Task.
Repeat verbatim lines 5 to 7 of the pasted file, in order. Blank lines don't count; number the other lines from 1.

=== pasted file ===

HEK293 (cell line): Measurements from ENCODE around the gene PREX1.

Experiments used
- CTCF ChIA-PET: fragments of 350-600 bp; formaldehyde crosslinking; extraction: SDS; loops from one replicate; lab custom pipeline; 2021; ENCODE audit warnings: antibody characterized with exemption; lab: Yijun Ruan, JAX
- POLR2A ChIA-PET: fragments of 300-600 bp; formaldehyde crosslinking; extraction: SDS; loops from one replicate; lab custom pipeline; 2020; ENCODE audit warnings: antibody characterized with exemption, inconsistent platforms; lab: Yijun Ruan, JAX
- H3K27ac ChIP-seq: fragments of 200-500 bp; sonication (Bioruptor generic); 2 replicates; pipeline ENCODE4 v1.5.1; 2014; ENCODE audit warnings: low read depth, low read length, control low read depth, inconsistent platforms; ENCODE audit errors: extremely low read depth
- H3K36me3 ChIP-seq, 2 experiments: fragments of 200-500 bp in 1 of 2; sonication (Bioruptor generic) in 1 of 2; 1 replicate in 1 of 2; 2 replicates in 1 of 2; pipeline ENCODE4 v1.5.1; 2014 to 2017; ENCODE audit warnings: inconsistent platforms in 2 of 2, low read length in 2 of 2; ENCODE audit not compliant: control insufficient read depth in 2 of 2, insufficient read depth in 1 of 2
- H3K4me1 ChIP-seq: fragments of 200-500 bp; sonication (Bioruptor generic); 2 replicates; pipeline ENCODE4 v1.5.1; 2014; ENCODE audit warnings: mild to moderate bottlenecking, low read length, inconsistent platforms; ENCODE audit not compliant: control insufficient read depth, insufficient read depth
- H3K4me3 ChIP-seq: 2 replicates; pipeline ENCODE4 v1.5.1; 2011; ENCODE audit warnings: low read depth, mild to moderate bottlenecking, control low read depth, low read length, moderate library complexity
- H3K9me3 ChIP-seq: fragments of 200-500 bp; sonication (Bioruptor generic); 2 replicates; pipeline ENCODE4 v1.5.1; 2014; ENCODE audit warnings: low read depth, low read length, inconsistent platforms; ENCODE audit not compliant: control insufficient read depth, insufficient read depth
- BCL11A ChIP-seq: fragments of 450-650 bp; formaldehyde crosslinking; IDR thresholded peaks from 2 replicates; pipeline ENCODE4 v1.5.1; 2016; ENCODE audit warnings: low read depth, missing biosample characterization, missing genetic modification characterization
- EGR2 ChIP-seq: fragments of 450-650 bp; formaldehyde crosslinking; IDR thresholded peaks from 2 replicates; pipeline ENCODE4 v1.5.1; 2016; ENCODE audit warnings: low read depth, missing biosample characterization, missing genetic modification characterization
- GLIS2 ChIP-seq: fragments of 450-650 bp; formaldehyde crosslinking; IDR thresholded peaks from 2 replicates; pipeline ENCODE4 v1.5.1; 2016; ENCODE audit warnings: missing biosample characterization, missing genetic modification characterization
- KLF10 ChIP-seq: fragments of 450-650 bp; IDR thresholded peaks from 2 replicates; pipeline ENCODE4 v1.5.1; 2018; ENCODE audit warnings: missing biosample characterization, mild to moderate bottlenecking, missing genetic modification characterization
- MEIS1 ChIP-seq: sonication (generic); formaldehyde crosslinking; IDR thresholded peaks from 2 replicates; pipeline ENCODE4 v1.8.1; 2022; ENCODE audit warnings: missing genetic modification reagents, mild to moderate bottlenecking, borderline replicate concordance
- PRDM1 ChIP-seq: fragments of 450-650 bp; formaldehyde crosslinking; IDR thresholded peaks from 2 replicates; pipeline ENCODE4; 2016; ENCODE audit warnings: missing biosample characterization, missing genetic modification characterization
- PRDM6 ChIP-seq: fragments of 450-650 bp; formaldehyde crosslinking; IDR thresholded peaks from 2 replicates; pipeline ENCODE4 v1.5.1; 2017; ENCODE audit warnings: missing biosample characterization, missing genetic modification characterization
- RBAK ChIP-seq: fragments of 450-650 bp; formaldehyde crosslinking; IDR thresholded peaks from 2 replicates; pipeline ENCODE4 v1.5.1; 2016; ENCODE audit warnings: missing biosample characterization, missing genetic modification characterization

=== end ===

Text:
- H3K27ac ChIP-seq: fragments of 200-500 bp; sonication (Bioruptor generic); 2 replicates; pipeline ENCODE4 v1.5.1; 2014; ENCODE audit warnings: low read depth, low read length, control low read depth, inconsistent platforms; ENCODE audit errors: extremely low read depth
- H3K36me3 ChIP-seq, 2 experiments: fragments of 200-500 bp in 1 of 2; sonication (Bioruptor generic) in 1 of 2; 1 replicate in 1 of 2; 2 replicates in 1 of 2; pipeline ENCODE4 v1.5.1; 2014 to 2017; ENCODE audit warnings: inconsistent platforms in 2 of 2, low read length in 2 of 2; ENCODE audit not compliant: control insufficient read depth in 2 of 2, insufficient read depth in 1 of 2
- H3K4me1 ChIP-seq: fragments of 200-500 bp; sonication (Bioruptor generic); 2 replicates; pipeline ENCODE4 v1.5.1; 2014; ENCODE audit warnings: mild to moderate bottlenecking, low read length, inconsistent platforms; ENCODE audit not compliant: control insufficient read depth, insufficient read depth